• Yikes…. the party president has no office or staff… and a budget which hardly covers the travel costs?
    Is this a good way of running a party, I wonder? Surely people in such a position need some resources?

    I assume that among the fairly select group which could do this job, these circumstances will restrict the number of applicants to a small elite who have the time and the money to deal with a situation such as this….

  • Crewegwyn,

    Let’s abandon the coalition, but provide the Tories with a minimal confidence-and-supply agreement, so that they have no excuse to call an election. Let’s get what influence we can that way. It can’t possibly be less effective than what is happening now. As Norman Tebbit has told us, we now provide “cover” to allow the right-wing Tories to move further and faster than they would be able to do on their own.

  • Andrew Suffield 10th Sep '10 - 11:37pm

    I’d ignore Felix, who pretty much copy-and-pastes that rant about “National Liberals” on every LDV post…

    And nobody really believes he’s a party member like he claims, do they?

  • Ros Scott’s admirable efforts have been wasted. The party, like the Corus steel plant, has been mothballed. It is not being led, its policies and values are not being promoted. Instead, it is propping up a right-wing Tory government. Yes, we can turn our backs on Westminster and concentrate on local government, and we can allow the free market “libertarians” to play their schoolboy games in the policy-making fora while we fix broken pavements (oh, and implement Cameron’s cuts at a local level). We can do all that, yes. But is that why we came into politics?

    Who said defect to the Greens? Be serious. Listening to Caroline Lucas take a trip through impossiblist fantasy land on the 10 O’clock News tonight tells me why that aint gonna happen.

  • Andrew – I am a party member. I joined the Liberal party in 1970, and have been a party member ever since. I was chair of the ULS at UNNW in the early 70s and of Essex Uni in the mid 70s. I invited to Essex and get to meet Cyril Smith, and Clement Freud, and have also met Jo Grimond, David Steele, Des Wilson and many others.
    I fought council seats and one General Election seat and was president of the WLYLs.
    My membership runs out on September 30, and I can currently see no reason to renew it.

  • Ooops – that should read UCNW not UNNW

  • I agree with Dave Page’s analysis. Ros is a very likeable person and I think it a pity she has decided not to stand again in order to carry out the pledges made during her election campaign. Not only is there a disconnect between Cowley Street and the grassroots but it seems many local parties have been mothballed.

    I am an “active” member in a LibDem constituency and stood in the local elections on the same day as the General election, however, since 6 May 2010 no leaflets have been delivered, no member’s newsletters (emailed or mailed) have been delivered, only one event for members to discuss the coalition, no thanks for standing in the elections and helping to re-elect our MP, the daily emails from Cowley Street have dried up. I accept we all needed a rest after the elections and changed financial circumstances will have had an impact but we have lost vital time in motivating members and explaining the Coalition to the public.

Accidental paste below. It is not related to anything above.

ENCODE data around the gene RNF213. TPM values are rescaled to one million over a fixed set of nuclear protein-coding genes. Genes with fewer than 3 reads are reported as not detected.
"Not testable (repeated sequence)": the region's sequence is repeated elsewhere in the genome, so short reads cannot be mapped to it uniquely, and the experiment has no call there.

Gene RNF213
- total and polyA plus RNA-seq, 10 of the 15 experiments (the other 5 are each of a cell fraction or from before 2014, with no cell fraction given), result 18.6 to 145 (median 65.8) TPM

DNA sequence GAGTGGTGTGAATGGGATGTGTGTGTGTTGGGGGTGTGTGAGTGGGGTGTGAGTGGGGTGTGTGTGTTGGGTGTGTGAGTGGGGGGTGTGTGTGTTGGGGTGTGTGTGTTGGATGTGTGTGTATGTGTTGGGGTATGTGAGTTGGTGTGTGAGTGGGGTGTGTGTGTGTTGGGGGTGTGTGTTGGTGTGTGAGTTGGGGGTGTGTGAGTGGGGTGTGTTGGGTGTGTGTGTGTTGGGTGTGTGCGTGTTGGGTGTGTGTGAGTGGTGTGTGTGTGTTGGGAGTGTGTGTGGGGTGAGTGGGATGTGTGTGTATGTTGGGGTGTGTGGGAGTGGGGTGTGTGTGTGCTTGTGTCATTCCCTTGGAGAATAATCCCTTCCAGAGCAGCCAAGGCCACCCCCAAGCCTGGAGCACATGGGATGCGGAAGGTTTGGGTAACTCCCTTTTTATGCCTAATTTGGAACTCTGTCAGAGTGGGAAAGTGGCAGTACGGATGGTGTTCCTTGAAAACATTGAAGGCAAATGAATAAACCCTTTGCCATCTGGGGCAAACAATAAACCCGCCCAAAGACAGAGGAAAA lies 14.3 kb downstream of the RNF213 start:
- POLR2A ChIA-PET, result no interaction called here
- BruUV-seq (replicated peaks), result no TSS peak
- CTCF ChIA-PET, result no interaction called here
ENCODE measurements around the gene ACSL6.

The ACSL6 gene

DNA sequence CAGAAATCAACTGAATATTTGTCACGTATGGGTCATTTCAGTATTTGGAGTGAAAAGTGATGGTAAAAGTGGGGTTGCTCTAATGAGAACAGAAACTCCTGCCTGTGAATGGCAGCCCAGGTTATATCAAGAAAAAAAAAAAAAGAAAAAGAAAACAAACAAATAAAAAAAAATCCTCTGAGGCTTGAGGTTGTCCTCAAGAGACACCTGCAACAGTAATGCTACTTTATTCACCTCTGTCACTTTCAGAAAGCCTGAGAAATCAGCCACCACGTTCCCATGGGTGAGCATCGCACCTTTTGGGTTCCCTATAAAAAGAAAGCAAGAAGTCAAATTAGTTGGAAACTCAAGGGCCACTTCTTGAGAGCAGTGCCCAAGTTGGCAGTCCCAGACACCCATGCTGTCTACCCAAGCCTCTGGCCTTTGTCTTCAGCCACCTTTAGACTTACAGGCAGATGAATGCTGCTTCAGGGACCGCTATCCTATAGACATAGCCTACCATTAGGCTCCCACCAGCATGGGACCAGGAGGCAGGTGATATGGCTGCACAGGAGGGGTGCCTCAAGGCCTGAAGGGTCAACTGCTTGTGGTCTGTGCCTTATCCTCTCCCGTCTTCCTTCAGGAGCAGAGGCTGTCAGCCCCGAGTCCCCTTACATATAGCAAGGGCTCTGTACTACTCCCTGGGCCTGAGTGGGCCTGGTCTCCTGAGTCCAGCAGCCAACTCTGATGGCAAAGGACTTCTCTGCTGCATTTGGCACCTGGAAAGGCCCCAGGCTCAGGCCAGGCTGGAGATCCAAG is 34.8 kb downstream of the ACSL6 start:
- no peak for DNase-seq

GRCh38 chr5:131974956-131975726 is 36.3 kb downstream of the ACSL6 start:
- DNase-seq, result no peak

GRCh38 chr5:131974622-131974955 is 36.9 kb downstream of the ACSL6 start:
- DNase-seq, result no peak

I think the Coalition is the best thing that has happened to the party in a long time and really want to get out on the streets to explain the benefits of LibDem involvement. I would never dream of defecting to another party but I am sorely tempted to let my membership lapse.

  • Whereas previous contests have mainly been about personality, I expect we may now have a left v right contest.

  • Funny that Sesenco, it was under Labour that Corus was left to rot, and under the coalition that it is rising to success again.

    As for President, please not Tim Farron, he is causing enough trouble as it is – unless Presidency would keep him occupied and thus quiet?

  • Time for Charles Kennedy again? he was a very successful President, if he can his act together he should throw his hat in the ring as hes a good media performer, anti coalition, not a Orange Booker, left of the party….. ticks all my boxes!

  • Wayne Wallis 12th Sep '10 - 12:26am

    Time for someone not form the South of England, looks like a good retirement job for Gordon Lishman.

  • Ray Cobbett 12th Sep '10 - 8:56am

    My impression is that Ros is a feet firmly on the ground campaigner
    that the party needs more than ever. I’d go for Charlie, slightly unfashionable
    among the Lib Cons maybe but still with the common touch that we need
    to re-discover. He could help us to explain to ordinary voters how fantastically
    better off they with us in government than they would have been under
    a 100% Tory one.

  • Andy Myles?

  • The need for the President to be a good media performer is one thing but there are two other aspects which must not be overlooked.
    1. In striving to be a media star, it is vital that the President does not neglect the internal organisation of the party. Without an efficient party organisation to adhere to, the ordinary member could start to feel more distant from the leadership – and that is not Lib Dem at all.
    2. It would be incredibly damaging for the party if the President were seen by the media as an alternative voice to the party Leader. The media would try everything to find differences between the President and the Leader and present the party as divided at the top.

    The President should focus on the party in the country and the Leader should deal with the parliamentary party. If we appear to be in any way lacking in unity, we will be crucified by the media.

    Having said that, I do think that the President should be a much more high profile figure and very media-savvy.